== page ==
# Algorithms Solution Speed

## Presentation on theme: "Algorithms Solution Speed"— Presentation transcript:

Algorithms Solution Speed
Tradeoff: Execution speed vs. solution quality Solution exact approximate fast slow Speed “Short & sweet” “Quick & dirty” “Slowly but surely” “Too little, too late”

Computational Complexity
Problem: Avoid getting trapped in local minima Global optimum

Approximation Algorithms
Idea: Some intractable problems can be efficiently approximated within close to optimal! Fast: Simple heuristics (e.g., greed) Provably-good approximations Slower: Branch-and-bound approaches Integer Linear Programming relaxation

Approximation Algorithms
Wishful: Simulated annealing Genetic algorithms

Minimum Vertex Cover Minumum vertex cover problem: Given a graph, find a minimum set of vertices such that each edge is incident to at least one vertex of these vertices. Example: Input graph Heuristic solution Optimal solution Applications: bioinformtics, communications, civil engineering, electrical engineering, etc. One of Karp’s original NP-complete problems

Minimum Vertex Cover Examples

Approximate Vertex Cover
Theorem: The minimum vertex cover problem is NP-complete (even in planar graphs of max degree 3). Theorem: The minimum vertex cover problem can be solved exactly within exponential time nO(1)2O(n). Theorem: The minimum vertex cover problem can not be approximated within £ 1.36*OPT unless P=NP. Theorem: The minimum vertex cover problem can be approximated (in linear time) within 2*OPT. Idea: pick an edge, add its endpoints, and repeat.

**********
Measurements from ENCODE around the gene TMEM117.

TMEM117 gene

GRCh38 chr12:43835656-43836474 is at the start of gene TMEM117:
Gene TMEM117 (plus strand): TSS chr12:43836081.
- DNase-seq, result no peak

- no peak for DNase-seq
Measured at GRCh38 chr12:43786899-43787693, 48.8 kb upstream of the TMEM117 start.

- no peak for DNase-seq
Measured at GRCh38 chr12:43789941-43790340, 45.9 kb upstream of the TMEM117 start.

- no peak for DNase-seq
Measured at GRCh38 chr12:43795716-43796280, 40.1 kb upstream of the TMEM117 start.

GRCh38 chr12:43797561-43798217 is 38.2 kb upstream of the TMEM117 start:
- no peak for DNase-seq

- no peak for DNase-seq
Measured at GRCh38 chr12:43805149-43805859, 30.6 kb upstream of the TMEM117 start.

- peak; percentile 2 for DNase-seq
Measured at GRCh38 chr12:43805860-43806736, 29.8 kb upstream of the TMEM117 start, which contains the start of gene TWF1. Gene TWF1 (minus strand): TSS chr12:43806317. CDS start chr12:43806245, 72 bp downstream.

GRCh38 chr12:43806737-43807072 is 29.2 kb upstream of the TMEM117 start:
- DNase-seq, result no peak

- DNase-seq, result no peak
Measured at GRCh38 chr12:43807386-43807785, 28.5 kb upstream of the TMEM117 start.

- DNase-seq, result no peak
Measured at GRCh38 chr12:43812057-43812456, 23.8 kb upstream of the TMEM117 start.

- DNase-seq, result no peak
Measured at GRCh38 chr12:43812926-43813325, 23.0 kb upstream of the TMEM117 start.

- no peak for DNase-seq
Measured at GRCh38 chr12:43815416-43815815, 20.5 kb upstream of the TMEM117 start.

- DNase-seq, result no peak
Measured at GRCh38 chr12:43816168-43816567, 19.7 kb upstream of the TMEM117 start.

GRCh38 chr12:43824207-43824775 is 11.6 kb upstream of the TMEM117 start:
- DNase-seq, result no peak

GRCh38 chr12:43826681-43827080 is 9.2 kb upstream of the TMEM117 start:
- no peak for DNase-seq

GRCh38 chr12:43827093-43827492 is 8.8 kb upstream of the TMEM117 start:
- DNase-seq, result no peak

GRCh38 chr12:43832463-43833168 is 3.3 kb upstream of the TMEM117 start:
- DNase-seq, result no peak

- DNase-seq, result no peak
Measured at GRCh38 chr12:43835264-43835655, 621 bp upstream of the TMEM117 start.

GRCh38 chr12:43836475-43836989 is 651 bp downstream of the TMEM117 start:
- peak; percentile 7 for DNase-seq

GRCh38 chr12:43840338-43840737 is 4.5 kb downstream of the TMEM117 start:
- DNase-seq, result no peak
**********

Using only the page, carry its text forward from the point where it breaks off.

Approximate Vertex Cover
Algorithm: Linear time 2*OPT approximation for the minimum vertex cover problem: Pick random edge (x,y) Add {x,y} to the heuristic solution Eliminate x and y from graph Repeat until graph is empty Best approximation bound known for VC! x y Idea: one of {x,y} must be in any optimal solution. Þ Heuristic solution is no worse than 2*OPT.

Maximum Cut Maximum cut problem: Given a graph, find a partition
of the vertices maximizing the # of crossing edges. Example: cut size = 2 cut size = 4 cut size = 5 A B C D E A B C D E A B C D E Input graph Heuristic solution Optimal solution Applications: VLSI circuit design, statistical physics, communication networks. One of Karp’s original NP-complete problems.

Maximum Cut Theorem [Karp, 1972]: The minimum vertex cover